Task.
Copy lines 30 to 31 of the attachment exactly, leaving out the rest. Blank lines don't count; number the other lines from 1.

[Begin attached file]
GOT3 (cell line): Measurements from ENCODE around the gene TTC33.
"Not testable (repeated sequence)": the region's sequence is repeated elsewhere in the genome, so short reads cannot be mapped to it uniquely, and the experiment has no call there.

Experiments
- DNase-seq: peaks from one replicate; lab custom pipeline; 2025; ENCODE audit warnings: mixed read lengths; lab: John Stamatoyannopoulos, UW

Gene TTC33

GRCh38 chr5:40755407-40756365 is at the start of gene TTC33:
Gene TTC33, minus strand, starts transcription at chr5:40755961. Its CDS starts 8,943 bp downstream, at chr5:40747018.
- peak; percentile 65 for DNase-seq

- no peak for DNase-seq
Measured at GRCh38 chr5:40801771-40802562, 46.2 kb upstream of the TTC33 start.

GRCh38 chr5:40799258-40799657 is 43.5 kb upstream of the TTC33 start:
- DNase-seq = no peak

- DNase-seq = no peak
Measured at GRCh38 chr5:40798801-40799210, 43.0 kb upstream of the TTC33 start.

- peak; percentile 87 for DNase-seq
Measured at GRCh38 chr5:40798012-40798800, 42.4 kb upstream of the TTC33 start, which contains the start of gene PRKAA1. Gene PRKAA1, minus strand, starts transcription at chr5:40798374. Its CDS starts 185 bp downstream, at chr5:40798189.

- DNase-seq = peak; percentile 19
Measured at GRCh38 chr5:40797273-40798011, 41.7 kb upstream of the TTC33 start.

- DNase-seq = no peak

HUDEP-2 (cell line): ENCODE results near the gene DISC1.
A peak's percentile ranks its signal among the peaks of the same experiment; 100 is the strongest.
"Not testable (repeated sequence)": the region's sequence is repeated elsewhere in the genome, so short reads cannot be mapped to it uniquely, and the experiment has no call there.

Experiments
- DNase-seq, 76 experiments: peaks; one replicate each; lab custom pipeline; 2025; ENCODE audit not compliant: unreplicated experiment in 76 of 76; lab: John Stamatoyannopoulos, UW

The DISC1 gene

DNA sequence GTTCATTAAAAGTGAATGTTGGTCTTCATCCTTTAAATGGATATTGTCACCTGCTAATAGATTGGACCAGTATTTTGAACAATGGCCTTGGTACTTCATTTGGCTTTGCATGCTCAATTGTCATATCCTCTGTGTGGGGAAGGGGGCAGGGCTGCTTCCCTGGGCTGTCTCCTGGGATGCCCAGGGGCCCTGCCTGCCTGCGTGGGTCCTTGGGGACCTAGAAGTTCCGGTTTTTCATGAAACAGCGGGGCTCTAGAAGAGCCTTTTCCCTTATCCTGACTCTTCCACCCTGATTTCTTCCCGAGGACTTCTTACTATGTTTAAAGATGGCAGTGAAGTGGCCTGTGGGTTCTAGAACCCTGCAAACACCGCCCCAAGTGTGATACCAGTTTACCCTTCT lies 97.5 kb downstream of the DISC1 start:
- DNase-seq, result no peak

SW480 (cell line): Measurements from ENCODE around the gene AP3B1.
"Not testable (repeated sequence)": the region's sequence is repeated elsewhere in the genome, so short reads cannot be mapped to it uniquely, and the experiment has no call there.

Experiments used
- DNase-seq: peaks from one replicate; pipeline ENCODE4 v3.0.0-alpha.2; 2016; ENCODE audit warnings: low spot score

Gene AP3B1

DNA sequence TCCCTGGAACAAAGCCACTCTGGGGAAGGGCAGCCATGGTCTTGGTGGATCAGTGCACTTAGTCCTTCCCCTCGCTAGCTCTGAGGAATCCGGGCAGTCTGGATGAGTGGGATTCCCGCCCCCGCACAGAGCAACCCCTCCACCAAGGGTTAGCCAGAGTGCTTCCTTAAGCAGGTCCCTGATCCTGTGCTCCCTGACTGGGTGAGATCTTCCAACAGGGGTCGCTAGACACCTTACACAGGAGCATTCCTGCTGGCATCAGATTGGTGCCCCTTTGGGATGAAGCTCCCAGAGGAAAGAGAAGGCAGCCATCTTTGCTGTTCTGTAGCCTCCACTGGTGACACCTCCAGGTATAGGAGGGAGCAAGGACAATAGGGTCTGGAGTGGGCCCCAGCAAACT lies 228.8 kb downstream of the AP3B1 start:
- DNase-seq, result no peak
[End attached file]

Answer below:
Experiments used
- DNase-seq: peaks from one replicate; pipeline ENCODE4 v3.0.0-alpha.2; 2016; ENCODE audit warnings: low spot score